For example, blueberries, blackberries, black soybean and eggplant are all rich in anthocyanins – antioxidant plant pigments found in purplish or blue fruits and vegetables. Studies have shown that anthocyanins increase levels of beneficial superoxide dismutase in the body, while decreasing levels of pro-inflammatory molecules and harmful malondiadehyde, or MDA.
Resveratrol – found in grapes – and mangiferin in mangos both lower oxidative stress, cut the release of inflammatory cytokines and protect joints and tissues. In fact, researchers reported that mangiferin actually “prevented destruction” of joints – a powerful (but proven) claim!
Grapefruits contain a flavonoid known as kaempferol, which reduce molecules that destroy bone and articular cartilage. And pineapple is loaded with the anti-inflammatory digestive enzyme bromelain, which caused “promising” results for RA patients in a study cited by the authors. (20 to 40 mg of bromelain 3 to 4 times a day for 13 months improved RA symptoms substantially – with absolutely no unwanted side effects).
And, olive oil – a keystone of the Mediterranean diet – is rich in beneficial oleic acid. Extensive studies show that olive oil is both therapeutic and protective when it comes to RA.
Not only does it help treat symptoms, but this healthy oil reduces the risk of developing the disease in the first place. Just be sure to purchase a quality brand, the olive oil industry is filled with low quality (low polyphenol count) products.
Other constituents work hand-in-glove with polyphenols to battle RA
Researchers also noted the benefits of the healthy amounts of soluble and insoluble dietary fiber provided by the Mediterranean diet. Fibrous whole grains such as whole wheat, wild rice, oats and barley are rich in the antioxidant and disease-fighting mineral selenium, as well as in antioxidant vitamin E.
Spices – particularly ginger and turmeric – are important players in the fight against inflammation as well, with one important study showing that a blend of ginger and turmeric had protective effects against rheumatoid arthritis. In fact, curcumin in turmeric not only blocks release of pro-inflammatory IL-1 and IL-6 – but also helps prevent oxidative stress caused by pharmaceutical RA medications.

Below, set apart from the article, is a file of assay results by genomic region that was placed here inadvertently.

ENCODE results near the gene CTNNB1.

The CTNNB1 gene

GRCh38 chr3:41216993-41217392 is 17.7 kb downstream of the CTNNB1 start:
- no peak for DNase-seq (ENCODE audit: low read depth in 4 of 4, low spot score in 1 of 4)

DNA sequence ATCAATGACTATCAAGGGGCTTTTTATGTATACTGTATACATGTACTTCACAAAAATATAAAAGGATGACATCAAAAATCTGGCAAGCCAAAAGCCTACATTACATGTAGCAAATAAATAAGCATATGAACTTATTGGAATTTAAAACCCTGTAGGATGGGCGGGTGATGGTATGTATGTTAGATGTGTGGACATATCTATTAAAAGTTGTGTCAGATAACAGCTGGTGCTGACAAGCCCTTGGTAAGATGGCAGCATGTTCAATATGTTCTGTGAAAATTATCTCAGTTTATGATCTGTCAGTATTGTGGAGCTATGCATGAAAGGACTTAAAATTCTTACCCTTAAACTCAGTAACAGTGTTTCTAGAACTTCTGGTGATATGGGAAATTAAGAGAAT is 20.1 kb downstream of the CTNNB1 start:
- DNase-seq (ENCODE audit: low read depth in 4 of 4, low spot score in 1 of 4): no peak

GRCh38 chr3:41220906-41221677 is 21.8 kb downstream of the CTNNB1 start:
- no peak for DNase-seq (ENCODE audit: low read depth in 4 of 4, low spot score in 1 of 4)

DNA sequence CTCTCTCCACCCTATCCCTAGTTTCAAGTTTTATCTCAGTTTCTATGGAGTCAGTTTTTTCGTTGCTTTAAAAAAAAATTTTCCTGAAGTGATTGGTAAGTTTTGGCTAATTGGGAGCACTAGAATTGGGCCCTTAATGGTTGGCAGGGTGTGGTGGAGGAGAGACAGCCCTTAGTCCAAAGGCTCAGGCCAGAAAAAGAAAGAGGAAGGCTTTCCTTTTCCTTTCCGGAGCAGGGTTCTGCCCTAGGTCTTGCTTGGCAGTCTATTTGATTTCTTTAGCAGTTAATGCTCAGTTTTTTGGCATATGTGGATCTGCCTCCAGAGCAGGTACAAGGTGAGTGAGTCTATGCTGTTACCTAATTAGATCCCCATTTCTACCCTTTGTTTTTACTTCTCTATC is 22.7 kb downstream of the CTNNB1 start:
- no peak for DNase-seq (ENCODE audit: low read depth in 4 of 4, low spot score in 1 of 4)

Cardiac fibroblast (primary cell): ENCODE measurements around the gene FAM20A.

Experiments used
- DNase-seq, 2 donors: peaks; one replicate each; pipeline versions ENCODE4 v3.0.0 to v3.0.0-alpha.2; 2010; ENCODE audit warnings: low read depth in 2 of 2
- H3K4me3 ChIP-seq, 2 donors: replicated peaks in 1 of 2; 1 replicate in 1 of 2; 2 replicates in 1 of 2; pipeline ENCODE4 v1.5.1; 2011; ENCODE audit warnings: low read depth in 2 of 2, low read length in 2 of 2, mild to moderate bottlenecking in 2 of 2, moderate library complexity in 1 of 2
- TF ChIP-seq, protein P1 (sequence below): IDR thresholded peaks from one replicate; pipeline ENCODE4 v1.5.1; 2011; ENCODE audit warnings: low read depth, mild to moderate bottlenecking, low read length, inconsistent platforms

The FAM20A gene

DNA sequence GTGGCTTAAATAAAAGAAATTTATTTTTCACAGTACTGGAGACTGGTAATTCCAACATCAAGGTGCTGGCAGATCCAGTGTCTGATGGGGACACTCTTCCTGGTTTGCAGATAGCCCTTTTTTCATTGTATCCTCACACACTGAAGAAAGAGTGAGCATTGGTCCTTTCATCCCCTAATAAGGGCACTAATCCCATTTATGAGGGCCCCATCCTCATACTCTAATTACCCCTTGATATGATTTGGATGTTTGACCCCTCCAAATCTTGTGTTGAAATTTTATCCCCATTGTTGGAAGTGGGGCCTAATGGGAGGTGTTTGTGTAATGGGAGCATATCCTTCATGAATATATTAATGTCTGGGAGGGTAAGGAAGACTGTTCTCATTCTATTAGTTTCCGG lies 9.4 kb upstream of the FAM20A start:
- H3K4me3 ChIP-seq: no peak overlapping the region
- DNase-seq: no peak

Finally, the researchers endorsed probiotic and prebiotic foods in the Mediterranean diet. Probiotic foods are defined as those that contain beneficial live microbes, while prebiotic foods provide non-digestible fibers that serve as food for the bacteria.
The team credited Lactobacillus casei, a bacteria found in yogurt, with powerful anti-inflammatory effects – and reported that it even helped make pharmaceutical RA medications, such as methotrexate, more effective.
Researchers identify the “ideal meal” for RA patients
In concluding the review, the authors expressed their hope that beneficial compounds from foods could be used to develop new medicines and nutraceuticals – which would not only be cheaper than chemically-tailored medications, but also free of side effects.
And, they outlined an “ideal meal” for relief of rheumatoid arthritis symptoms – which could contain fresh seasonal fruits, raw or moderately cooked vegetables spiced with turmeric and ginger, along with a probiotic food such as yogurt, and a source of omega-3 fatty acids, such as fish.
Of course, the menu includes many of the beneficial whole foods that natural health experts have been recommending (for quite some time, to prevent disease and maintain optimal health.
While following a Mediterranean diet is a wise choice for RA sufferers, experts recommend consulting a knowledgeable dietitian (or health coach), who can help tailor a plan suited to your individual needs.
Sources for this article include:
Food & Nutrition